HARLEM OPERA BENEFIT FOR JUBILEE MINISTRIES ST. LUKE’S CHURCH/1867 SANCTUARY, EWING In This Issue: From the Bishop Bishop’s Schedule AMP UP with Project Resource: What to Expect! General Convention: The Big Issues Diocesan Events and Recent Happenings Select Congregational Events Classifieds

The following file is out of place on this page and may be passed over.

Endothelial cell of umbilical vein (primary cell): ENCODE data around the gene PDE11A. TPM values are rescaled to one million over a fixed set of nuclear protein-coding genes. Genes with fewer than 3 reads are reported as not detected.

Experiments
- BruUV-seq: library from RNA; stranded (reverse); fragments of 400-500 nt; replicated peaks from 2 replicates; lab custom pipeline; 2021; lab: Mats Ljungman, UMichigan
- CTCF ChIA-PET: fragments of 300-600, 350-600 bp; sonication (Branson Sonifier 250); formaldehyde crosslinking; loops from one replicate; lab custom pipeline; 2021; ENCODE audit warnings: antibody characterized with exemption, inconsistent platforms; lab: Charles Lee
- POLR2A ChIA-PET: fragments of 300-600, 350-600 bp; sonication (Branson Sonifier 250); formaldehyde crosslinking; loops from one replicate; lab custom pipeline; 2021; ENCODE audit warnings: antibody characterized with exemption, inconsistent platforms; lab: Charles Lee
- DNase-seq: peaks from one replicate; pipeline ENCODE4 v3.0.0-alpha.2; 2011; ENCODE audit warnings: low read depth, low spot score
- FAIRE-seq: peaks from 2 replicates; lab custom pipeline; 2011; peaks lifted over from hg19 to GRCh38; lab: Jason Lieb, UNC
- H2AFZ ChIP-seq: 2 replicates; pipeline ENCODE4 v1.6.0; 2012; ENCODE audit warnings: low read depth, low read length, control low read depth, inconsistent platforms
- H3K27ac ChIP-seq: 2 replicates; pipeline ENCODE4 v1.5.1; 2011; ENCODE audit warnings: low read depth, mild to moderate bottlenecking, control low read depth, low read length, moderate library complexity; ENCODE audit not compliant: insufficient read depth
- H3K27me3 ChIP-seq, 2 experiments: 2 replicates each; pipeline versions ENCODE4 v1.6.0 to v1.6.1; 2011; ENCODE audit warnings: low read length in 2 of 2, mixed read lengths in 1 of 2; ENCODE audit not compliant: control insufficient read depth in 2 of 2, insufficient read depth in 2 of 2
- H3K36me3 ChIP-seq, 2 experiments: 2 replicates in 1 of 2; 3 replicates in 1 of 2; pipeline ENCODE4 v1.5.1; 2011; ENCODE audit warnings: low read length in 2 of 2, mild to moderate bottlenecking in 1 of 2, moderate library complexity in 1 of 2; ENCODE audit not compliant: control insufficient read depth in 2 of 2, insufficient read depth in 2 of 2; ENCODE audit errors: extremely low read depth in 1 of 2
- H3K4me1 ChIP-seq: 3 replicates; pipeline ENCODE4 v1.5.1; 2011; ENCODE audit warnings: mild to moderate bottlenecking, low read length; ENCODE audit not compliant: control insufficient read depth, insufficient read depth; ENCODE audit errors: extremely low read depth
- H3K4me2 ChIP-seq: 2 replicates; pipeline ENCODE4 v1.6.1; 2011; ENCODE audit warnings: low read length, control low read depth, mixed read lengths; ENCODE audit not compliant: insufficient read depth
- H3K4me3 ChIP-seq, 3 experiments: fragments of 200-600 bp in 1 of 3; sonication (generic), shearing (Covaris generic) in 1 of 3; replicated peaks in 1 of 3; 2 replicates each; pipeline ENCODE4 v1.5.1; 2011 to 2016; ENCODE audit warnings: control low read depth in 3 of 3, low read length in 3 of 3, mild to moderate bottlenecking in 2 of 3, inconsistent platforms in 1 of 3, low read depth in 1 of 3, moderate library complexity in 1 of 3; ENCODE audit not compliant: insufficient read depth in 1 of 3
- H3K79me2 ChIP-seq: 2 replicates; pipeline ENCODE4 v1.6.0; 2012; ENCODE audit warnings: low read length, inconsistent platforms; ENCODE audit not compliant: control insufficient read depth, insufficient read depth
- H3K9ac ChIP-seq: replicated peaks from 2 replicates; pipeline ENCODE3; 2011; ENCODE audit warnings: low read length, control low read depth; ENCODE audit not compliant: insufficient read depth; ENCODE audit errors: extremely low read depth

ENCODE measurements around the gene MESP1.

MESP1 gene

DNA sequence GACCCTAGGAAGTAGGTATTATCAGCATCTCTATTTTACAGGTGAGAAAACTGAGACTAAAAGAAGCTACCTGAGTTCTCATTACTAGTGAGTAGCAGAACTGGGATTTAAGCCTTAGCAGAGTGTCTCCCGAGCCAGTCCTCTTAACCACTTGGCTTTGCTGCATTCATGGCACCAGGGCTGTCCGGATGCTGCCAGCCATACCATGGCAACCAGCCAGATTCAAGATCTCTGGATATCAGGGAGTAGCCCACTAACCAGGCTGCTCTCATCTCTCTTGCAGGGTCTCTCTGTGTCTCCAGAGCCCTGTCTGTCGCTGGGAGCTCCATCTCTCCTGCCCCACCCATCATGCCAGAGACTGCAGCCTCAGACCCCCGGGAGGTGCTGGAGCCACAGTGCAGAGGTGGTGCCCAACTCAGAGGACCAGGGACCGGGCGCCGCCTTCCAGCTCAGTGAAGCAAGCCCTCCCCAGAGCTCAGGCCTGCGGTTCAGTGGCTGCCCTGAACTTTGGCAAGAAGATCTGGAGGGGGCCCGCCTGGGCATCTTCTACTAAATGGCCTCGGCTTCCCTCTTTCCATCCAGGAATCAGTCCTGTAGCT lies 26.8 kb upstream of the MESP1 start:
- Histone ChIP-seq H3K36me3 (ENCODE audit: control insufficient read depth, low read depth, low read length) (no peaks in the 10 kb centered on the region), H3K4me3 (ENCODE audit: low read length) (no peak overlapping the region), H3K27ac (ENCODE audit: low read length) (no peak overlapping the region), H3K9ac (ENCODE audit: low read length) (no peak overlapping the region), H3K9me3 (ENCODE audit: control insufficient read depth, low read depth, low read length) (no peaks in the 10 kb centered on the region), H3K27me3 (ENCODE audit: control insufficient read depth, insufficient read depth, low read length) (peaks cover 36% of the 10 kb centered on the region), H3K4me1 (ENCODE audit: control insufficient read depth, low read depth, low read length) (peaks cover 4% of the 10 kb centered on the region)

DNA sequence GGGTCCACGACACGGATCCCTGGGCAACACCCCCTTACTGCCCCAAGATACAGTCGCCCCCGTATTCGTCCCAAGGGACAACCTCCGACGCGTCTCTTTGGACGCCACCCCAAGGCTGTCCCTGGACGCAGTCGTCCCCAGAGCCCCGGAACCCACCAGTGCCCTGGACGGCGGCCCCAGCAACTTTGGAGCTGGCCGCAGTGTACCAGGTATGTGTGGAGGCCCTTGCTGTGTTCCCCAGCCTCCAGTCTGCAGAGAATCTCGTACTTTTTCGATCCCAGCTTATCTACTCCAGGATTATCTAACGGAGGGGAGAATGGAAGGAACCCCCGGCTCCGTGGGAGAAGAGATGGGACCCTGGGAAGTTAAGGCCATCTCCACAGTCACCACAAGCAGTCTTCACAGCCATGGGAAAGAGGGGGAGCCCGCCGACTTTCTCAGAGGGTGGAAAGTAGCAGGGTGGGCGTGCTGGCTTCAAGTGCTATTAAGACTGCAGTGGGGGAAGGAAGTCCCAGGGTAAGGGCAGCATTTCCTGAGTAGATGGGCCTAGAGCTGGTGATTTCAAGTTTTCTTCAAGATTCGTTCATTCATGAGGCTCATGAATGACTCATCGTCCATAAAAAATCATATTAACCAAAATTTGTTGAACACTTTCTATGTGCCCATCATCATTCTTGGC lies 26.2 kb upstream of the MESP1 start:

FROM THE BISHOP:Dear People of the Diocese of New Jersey, “Let the day perish in which I was born, and the night that said, ‘A man-child is conceived.’” Job 3:3 This past week, two high-profile suicides captured the nation’s attention: those of American fashion designer Kate Spade on June 5th and of Chef, Writer and Storyteller-Adventurer Anthony Bourdain announced today, June 8. These two suicides underscore the grim findings of a report recently released by the Center for Disease Control and Prevention. Suicide has been on the rise in the United States since 1999. Nearly 45,000 people died as a result of suicide in 2016, the most recent year for which statistics are available. According to the CDC: Suicide is a leading cause of death in the US. Suicide rates increased in nearly every state from 1999 through 2016. Mental health conditions are often seen as the cause of suicide, but suicide is rarely caused by any single factor. In fact, many people who die by suicide are not known to have a diagnosed mental health condition at the time of death. Other problems often contribute to suicide, such as those related to relationships, substance use, physical health, and job, money, legal, or housing stress. (CDC Vital Signs; see website at https://www.cdc.gov/vitalsigns/suicide/index.html ) In 1971, an uncle of mine committed suicide. At the time, he was the rector of Christ Church in Bellport, Long Island. He left behind his wife and three young children. I was 14 years old. All my cousins were younger than I. He also left behind a grieving church. 25 years later, I was asked to go to Christ Church to preach and dedicate a plaque in Frank’s memory. When I walked into the church, one parishioner burst into tears; the grief was still palpable. We often don’t know the specific reasons some people choose to end their own lives; but it can safely be said that many are in pain they experience as unbearable. It is also true that those left behind are left with deep wounds and pain. In her book, No Time to Say Goodbye: Surviving the Suicide of a Loved One, author Carla Fine, whose physician husband of 21 years committed suicide at age 43, writes: The suicide of a loved irrevocably transforms us. Our world explodes, we are never the same. Most of us adapt, eventually learning to navigate on ground we no longer trust to be steady. We gradually come to accept our questions will not be answered. We try not to torture ourselves for having failed to predict the coming catastrophe and preventing our loved ones form taking their lives (New York: Broadway Books, 1997, p. 20). Suicide is still a subject that is uncomfortable for us as a society. We don’t want to think about it and we don’t want to talk about it. The last official statement of The Episcopal Church concerning suicide was made at the 2000 General Convention in Denver, at which Resolution D008 was passed which stated the following: We affirm our belief that, as St. Paul teaches (Romans 8:39), “Nor anything else in all creation, will be able to separate us from the love of God in Christ Jesus our Lord.” We pledge ourselves to collaborate with other religious bodies and secular agencies in educating ourselves to recognize and minister more appropriately to those among us who are especially at risk of suicide as well as those who are impacted by the suicide of others; and We urge that all levels of the Episcopal Church, parochial, diocesan, and national, accord high priority to the prevention of suicide in prayers and programming. (General Convention, Journal of the General Convention of The Episcopal Church, Denver, 2000 (New York: General Convention, 2001, p. 173). Both the clergy and laity of the church have a pastoral responsibility to all those who may be at risk of suicide and to those who are impacted by suicide. Some of our churches are proactive about addressing this. St. George’s-by-the-River, Rumson experienced the tragic death of a 16-year-old member. In response to this, their clergy, The Reverends Ophelia Laughlin and Jeff Roy, took a Mental Health First Aid class. The parish created a “Competent Community Crisis Team” with trained volunteers who are able to respond and offer help when there are mental health crises in the community. Trinity Cathedral, Trenton, regularly sponsors Mental Health First Aid classes to help train community members to be more knowledgeable and skilled in assisting persons with mental health issues. There are a wide range of support systems available from The National Suicide Prevention Lifeline (1-800-273-8255), to Suicide survivor support groups. The Center for Disease Control suggests that communities can respond to this health crisis by doing the following: